Coronavirus disease 2019 (COVID-19) has taken a terrible human toll, killing more than 415,000 people in the United States as of Jan. 26. Those were the most tragic outcomes of about 25 million cases total; most people with COVID-19 recover within two weeks.
But, it isn’t as simple as death or recovery: About 10 percent of survivors experience long-term health issues for a few months or even longer.
Known as “long haulers,” these individuals have lingering symptoms of COVID-19 that can include low energy, exhaustion, shortness of breath, body aches, decreased exercise tolerance, brain fog and difficulty sleeping, says UNC Health family medicine physician Sarah Ruff, MD.
“They can’t do the things that they used to be able to do,” she says. “And, they often have these lingering, nonspecific symptoms that last for months.”
Experiencing long-term symptoms after an illness is not unique to COVID-19. However, for other illnesses, long-lasting side effects tend to occur in those with severe illness who have spent weeks in the intensive care unit, often intubated. For example, a person who was hospitalized with a serious case of flu that turned into pneumonia is much more likely to have lingering effects than someone with a mild case of flu who recovered at home.
COVID-19 appears to be different: Many “long haulers” initially had mild to moderate symptoms that didn’t require time in the hospital.
“While it is more likely if you’re over (age) 50, have two to three chronic illnesses, and you were very ill with COVID, it’s been seen in patients who had only mild COVID symptoms,” Dr. Ruff says.
Two Types of COVID-19 Long-Hauler Patients
Dr. Ruff has seen two categories of long-haul COVID-19 patients.
First, there are people who experience permanent damage to an organ that affects its ability to function.
“This could be permanent lung damage, permanent gastrointestinal tract damage, permanent brain damage, permanent heart damage,” Dr. Ruff says.
Fortunately, these serious long-term complications appear to be less frequent.
More commonly, there is no evidence of organ damage, but one has lingering and inconsistent symptoms. Some people’s lingering symptoms are nothing like the original symptoms they had when they were first infected with COVID-19. Some individuals feel better for days or even weeks and then relapse.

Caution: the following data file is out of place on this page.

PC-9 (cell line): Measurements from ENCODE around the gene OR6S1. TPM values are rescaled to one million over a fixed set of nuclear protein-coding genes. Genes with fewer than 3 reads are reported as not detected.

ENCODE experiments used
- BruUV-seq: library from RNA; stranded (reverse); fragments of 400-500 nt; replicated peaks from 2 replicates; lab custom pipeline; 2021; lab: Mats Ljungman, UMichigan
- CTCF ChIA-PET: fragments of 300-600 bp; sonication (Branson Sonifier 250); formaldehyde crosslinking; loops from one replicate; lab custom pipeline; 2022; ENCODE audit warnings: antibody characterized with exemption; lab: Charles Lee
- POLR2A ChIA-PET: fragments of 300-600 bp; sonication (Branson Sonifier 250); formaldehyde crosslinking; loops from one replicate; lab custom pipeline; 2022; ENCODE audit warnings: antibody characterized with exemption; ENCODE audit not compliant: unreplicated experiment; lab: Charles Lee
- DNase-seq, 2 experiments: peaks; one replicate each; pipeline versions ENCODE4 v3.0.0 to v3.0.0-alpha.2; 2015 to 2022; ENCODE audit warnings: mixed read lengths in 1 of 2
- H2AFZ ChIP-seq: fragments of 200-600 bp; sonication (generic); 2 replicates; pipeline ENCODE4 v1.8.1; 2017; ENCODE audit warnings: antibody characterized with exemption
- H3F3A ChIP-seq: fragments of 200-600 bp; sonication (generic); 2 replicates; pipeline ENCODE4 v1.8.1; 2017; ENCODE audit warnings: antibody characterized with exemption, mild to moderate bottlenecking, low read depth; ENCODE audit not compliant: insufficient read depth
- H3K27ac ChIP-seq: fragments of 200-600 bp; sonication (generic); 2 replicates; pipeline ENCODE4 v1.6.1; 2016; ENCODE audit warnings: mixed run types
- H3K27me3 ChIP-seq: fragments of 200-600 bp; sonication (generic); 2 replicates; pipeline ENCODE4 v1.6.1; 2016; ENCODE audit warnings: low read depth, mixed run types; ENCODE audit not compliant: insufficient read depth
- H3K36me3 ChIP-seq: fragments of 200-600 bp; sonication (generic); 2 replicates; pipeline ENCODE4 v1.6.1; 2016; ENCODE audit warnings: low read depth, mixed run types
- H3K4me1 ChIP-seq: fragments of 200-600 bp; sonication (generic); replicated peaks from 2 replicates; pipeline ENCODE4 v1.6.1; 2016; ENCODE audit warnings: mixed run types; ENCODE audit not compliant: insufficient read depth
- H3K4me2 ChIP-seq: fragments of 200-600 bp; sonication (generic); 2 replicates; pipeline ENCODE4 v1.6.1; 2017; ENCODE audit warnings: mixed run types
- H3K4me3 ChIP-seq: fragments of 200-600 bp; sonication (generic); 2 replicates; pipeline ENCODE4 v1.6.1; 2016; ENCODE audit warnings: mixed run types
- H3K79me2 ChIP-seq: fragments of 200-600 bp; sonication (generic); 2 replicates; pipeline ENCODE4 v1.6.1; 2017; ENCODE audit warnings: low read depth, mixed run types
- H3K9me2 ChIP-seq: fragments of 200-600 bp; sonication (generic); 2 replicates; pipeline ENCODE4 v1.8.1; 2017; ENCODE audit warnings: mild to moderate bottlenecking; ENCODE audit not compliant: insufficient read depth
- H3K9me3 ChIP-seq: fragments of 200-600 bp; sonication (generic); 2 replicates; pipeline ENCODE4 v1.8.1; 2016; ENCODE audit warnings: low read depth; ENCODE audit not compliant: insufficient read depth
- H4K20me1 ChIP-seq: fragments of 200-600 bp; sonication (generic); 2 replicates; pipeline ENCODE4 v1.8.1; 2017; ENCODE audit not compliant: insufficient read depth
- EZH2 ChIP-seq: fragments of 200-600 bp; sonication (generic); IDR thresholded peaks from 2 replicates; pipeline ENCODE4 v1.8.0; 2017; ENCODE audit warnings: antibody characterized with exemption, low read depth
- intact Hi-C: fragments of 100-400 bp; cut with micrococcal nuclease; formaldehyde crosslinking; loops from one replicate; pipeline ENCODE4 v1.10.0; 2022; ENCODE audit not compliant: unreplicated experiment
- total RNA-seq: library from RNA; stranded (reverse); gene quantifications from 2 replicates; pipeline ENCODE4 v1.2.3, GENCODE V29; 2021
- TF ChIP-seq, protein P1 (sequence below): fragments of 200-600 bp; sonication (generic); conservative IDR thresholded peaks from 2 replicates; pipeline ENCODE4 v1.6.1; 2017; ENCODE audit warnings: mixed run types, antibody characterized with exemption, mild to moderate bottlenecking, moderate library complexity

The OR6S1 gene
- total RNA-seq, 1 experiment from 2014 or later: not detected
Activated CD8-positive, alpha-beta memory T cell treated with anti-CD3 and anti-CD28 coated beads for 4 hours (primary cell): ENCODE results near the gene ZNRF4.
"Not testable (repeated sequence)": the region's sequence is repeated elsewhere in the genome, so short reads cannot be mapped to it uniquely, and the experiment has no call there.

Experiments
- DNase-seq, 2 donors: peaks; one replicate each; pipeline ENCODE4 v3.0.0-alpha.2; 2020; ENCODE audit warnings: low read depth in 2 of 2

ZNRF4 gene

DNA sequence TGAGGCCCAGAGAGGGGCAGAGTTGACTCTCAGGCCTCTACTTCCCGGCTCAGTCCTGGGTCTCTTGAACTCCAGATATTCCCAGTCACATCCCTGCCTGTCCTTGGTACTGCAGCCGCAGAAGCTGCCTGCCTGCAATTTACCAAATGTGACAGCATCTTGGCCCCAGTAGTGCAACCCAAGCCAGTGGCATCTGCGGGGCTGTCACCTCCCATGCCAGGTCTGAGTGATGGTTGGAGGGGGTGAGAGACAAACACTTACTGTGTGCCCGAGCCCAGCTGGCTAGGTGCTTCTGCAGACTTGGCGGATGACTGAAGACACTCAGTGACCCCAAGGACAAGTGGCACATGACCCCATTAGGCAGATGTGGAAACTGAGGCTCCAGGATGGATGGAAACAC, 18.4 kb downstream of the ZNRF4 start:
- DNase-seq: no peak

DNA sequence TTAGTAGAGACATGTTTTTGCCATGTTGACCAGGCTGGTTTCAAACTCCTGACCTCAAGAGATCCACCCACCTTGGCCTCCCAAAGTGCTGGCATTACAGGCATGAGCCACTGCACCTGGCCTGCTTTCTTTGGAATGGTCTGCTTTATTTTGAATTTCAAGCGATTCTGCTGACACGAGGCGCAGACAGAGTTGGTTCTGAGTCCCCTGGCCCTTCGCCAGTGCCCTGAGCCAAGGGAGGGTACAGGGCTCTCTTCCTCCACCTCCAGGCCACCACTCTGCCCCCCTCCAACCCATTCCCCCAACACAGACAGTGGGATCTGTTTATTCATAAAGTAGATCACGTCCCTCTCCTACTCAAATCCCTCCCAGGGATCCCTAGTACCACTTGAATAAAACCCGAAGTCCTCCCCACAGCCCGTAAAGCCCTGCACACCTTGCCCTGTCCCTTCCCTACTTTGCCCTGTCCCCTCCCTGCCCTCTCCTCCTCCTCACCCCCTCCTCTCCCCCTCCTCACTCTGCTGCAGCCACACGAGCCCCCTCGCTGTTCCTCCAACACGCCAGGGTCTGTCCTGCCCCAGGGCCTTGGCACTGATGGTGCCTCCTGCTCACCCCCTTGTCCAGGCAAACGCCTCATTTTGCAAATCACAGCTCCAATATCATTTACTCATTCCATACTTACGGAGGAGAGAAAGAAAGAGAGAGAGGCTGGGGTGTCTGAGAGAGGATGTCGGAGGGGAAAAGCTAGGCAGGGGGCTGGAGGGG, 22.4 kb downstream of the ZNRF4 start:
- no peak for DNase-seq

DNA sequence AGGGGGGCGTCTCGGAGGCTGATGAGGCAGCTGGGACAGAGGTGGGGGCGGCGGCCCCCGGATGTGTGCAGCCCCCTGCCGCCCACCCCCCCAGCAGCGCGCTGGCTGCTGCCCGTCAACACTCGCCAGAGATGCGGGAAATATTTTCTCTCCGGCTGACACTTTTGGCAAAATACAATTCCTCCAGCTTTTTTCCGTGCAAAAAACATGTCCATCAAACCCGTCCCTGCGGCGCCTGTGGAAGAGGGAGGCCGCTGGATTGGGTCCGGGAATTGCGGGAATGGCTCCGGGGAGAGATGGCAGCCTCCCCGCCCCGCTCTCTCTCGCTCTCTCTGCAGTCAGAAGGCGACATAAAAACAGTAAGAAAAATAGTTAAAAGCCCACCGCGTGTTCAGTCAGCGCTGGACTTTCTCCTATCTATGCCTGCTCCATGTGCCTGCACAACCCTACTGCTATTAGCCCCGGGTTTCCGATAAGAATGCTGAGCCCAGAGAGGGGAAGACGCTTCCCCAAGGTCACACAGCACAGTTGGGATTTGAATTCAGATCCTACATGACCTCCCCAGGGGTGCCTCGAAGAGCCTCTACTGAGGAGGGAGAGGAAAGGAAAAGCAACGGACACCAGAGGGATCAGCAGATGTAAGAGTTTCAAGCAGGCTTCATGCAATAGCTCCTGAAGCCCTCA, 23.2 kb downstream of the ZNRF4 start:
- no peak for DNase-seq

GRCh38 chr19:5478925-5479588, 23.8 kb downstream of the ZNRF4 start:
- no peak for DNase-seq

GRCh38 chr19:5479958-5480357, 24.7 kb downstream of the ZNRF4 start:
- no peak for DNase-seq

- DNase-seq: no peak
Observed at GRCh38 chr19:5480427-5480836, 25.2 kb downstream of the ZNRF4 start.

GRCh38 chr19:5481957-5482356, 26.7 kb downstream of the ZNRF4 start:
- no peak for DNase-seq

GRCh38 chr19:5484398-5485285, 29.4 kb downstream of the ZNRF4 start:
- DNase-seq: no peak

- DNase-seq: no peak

The most commonly reported long-term symptoms include:
- Shortness of breath
- Joint pain
- Chest pain
Other reported long-term symptoms include:
- Difficulty with thinking and concentration (sometimes referred to as “brain fog”)
- Muscle pain
- Intermittent fever
- Fast-beating or pounding heart (also known as heart palpitations)
Chronic fatigue syndrome is the most common lingering side effect of COVID-19 for these patients, Dr. Ruff says.
“Chronic fatigue syndrome is a medical diagnosis that’s really difficult to treat because you’re really tired all the time, you have no energy and you just don’t feel well, but there’s not a medical treatment for it,” Dr. Ruff says.
There’s No Way to Predict Who Might Have Lingering Symptoms or Side Effects of COVID-19
Just like with many aspects of COVID-19, it’s hard to predict who will recover in about two weeks and who might have long-lasting side effects.
“What’s hard about it is that there’s no way to predict. There are many young, healthy athletes who still can’t go running or work out like they used to do, and they don’t feel well months after they had COVID-19,” Dr. Ruff says. “Because COVID-19 is new, we don’t know how long these symptoms are going to last. But, it’s very possible that they’ll never be back to their normal selves, which is awful.”
The Best Way to Prevent Long-Hauler Syndrome
You can contract COVID-19 more than once. If you previously had COVID-19, you should still be vaccinated, even if you still have lingering symptoms.
However, supplies will be limited for several months. In the meantime—and even after you get the vaccine, until the virus is not circulating at high levels—it’s important to adhere to the following safety measures:
- Wear a mask.
- Stay 6 feet apart from others whenever possible.
- Wash your hands.
- Stay home if you’re sick.
“You need to take it seriously,” Dr. Ruff says, “and do all you can to NOT get COVID.”
UNC Health’s new COVID Recovery Clinic, led by John Baratta, MD, MBA, is now open and accepting new patients. To schedule an appointment, please call the UNC Center for Rehabilitation Care at (984) 974-9747.
Photo credit: © Justin Paget – gettyimages.com